Now, you're absolutely right that the original figures (with partial exception of Watten) hardly talk about these things anymore. The *general* reason they don't is that the notions seem very quaint now, obviously ideas from another time that never got any kind of pragmatic purchase. The more *specific* reason they don't has to do with the now-basically-complete recuperation of Language poetry--and its progeny--into academic-institutional protocols (a phenomenon which has nothing to do, incidentally, with counting professors). This also is why you hardly ever hear any more negative polemics about the "Self" and the "I"-- maybe the major, unifying trait of Langpo theory, though, again, in no way necessarily "Marxist"--since functions of authorship are obviously a centripetal component of the traditional modes of poetic careerism that now inform the "post-avant" at large: from soft forms of abstract lyric, to harder, but no less professionalized forms like Flarf and Conceptual poetry. \r

    It's true that these forms (in particular the quasi-Romantic radical lyric so presently popular) don't necessarily look like the forms of the Old Guard. But the dried residue of an umbilical cord is still there.\r


  44. August 13, 2009
     Lemon Hound

    Did Dickinson have a radical theoretical framework? Wordsworth? Mary Oliver? Billy Collins for that matter?\r

    I guess what I'm trying to say is that be the very poetics that seek to cleanse poetry of radical elements can be itself "radical." Passivity can be very radical just as silence can be hostile and so on.

  45. August 13, 2009
     Henry Gould

    But it was fun while it lasted. ["Fun" being strictly meaningless in this context.]\r

    - "Nobody Special"

  46. August 13, 2009
     Don Share

    I'd say Dickinson did (not least with what we are now understanding as her "radical scatters") and Wordsworth did, yes. Wordsworth lived a long time and became conservative in his old age, as can happen. I don't imagine Collins or Oliver (why are they always trotted out?) set out do be or do anything radical. I think I'm missing something here having to do with the deployment of that word, "radical."

  47. August 13, 2009
     Lemon Hound

    Don, \r
    I guess I am suspicious of the word radical.

  48. August 13, 2009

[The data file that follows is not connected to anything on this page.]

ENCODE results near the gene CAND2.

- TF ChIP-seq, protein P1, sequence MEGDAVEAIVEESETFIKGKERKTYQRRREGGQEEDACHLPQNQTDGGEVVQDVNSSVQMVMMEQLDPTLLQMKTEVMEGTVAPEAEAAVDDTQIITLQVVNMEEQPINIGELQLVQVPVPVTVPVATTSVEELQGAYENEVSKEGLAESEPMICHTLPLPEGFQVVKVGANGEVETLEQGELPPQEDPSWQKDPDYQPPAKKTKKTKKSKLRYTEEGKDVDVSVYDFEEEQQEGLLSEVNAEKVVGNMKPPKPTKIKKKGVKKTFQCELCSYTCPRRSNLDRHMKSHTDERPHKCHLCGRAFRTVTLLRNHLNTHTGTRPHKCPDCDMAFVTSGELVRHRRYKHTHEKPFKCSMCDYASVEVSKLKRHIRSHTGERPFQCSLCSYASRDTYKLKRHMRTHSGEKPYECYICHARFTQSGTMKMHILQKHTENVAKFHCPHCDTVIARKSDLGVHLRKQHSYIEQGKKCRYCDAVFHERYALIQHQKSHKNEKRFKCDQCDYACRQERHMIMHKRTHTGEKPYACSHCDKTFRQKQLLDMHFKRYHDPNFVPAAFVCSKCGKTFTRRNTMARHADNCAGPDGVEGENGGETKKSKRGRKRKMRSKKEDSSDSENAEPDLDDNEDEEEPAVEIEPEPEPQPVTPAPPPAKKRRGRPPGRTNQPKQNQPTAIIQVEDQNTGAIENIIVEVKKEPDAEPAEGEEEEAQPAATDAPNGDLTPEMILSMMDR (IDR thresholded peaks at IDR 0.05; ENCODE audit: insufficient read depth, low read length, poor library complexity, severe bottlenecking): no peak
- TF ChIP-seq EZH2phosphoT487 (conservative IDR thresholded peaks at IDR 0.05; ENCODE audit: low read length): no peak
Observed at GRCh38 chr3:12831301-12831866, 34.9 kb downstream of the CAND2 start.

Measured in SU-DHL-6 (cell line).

thomas brady

    'Why are Oliver and Collins always trotted out?'\r

    Coming around the far turn its Collins... followed by Oliver, challenging on the inside, Wordsworth...in last place...Langpo...now Dickinson is making her move on the outside...and...holy cow! it's Poe making a charge...Poe...Oliver...Collins...Collins....Poe....Collins\r
    and it's Poe!!!!!!! by a nose....

  49. August 13, 2009
     thomas brady



  50. August 13, 2009
     Kent Johnson


    I was never able to figure out the Chomsky argument from Izenberg, though I like his criticism. I mean, I once wrote Ron S. and asked him about Chomsky, and Ron wrote back saying (it was quite amazing) he thought Chomsky was "worthless," or something very close to that.\r

    In fact, I wrote the following a couple years back, on Language poetics and Chomsky, etc. I'd argue that Chomsky is more or less anathema to Language poetics.\r

    Am I missing some subtlety in Oren's point?\r


  51. August 13, 2009
     Don Share

    Ah! I get you now, Lemon. I am, too.

  52. August 13, 2009
     Kent Johnson

    Sorry, here's that Langpo/Chomsky piece.\r



  53. August 13, 2009
     Kent Johnson

    I should have posted my reply to Ange in the thread here. Posted below by mistake.\r


  54. August 13, 2009
     Henry Gould

    But are you RADICALLY suspicious of the word "radical"? A radical problem for radicals & non-radicals alike, radically-speaking. Did I say radical? If so, I was being radically ridiculous, I think. ("Radical, man", was a popular saying from the early, more-radical days of Language Poetry.)

  55. August 13, 2009
     Daisy Fried

    I had a student (undergrad, so we shall readily excuse her) who claimed the first week of class she was a language poet and the second week that she was a Republican. Which perhaps beautifully illustrates the current disconnect regarding supposed langpo-ish procedures and langpo-ish politics. \r

  56. August 13, 2009
     Lemon Hound

    Hilarious. But I don't think this disconnect is unique to Langpo or any other po.

  57. August 13, 2009

    Kent, what you're missing is that Langpo's hatred of \r